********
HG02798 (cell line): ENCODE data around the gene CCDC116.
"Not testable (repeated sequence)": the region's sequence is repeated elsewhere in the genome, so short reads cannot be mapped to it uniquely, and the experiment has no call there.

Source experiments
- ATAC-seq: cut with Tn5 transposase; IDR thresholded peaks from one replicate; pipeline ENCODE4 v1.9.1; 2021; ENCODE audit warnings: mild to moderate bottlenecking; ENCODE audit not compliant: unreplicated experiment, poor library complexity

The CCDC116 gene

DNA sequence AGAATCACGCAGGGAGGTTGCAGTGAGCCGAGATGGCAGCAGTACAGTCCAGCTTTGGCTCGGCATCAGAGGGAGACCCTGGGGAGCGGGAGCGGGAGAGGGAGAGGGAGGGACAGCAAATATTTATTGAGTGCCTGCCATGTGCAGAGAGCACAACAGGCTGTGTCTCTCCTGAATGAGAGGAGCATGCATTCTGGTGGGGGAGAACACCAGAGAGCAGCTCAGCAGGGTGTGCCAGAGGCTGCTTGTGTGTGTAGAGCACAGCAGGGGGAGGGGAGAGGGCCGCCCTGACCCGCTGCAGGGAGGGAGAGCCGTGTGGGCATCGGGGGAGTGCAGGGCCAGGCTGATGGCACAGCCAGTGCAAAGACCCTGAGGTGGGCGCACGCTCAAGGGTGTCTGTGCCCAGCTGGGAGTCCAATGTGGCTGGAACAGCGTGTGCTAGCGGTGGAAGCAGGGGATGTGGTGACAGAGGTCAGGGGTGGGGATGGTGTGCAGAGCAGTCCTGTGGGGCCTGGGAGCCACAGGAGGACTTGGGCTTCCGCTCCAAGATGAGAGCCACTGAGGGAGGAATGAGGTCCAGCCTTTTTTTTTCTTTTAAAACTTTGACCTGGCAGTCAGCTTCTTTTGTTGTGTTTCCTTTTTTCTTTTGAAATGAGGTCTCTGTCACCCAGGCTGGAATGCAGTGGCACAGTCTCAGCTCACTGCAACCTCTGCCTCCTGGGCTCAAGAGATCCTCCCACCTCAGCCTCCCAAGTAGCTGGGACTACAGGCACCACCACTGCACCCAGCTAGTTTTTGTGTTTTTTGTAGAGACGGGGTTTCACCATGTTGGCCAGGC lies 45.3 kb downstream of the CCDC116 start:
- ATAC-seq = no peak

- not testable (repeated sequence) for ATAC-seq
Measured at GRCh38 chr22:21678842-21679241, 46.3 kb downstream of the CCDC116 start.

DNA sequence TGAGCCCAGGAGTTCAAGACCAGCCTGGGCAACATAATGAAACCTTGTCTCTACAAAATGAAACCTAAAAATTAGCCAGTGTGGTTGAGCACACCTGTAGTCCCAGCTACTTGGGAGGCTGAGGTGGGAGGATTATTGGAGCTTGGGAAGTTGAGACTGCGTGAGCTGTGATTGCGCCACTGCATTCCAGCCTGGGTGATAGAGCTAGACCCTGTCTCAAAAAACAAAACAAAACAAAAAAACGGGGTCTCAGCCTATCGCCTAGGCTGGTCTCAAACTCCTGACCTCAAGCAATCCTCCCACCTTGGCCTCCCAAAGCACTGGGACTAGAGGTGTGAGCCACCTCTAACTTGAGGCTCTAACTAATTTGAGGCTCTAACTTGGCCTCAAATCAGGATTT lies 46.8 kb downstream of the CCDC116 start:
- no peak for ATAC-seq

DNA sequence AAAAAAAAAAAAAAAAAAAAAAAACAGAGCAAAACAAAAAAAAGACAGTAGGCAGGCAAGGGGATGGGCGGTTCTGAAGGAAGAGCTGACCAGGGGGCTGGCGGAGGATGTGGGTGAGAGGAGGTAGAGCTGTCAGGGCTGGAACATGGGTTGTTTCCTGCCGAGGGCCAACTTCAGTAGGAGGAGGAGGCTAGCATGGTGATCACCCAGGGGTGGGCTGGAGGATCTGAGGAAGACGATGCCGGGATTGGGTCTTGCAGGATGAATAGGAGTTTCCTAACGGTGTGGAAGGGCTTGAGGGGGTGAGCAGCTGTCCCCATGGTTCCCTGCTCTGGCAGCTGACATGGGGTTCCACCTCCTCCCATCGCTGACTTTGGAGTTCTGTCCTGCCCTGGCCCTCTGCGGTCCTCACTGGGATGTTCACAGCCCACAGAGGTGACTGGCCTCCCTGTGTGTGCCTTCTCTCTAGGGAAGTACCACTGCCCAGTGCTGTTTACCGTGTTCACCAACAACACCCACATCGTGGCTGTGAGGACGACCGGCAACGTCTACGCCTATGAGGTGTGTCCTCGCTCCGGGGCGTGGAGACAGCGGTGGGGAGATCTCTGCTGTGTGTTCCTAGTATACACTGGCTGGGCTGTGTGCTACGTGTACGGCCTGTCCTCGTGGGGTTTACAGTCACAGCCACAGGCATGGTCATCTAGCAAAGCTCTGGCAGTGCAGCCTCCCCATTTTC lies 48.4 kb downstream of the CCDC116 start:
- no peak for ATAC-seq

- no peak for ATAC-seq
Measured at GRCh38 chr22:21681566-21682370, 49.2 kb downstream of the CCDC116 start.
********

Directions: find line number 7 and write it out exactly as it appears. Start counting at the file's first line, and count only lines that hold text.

- ATAC-seq = no peak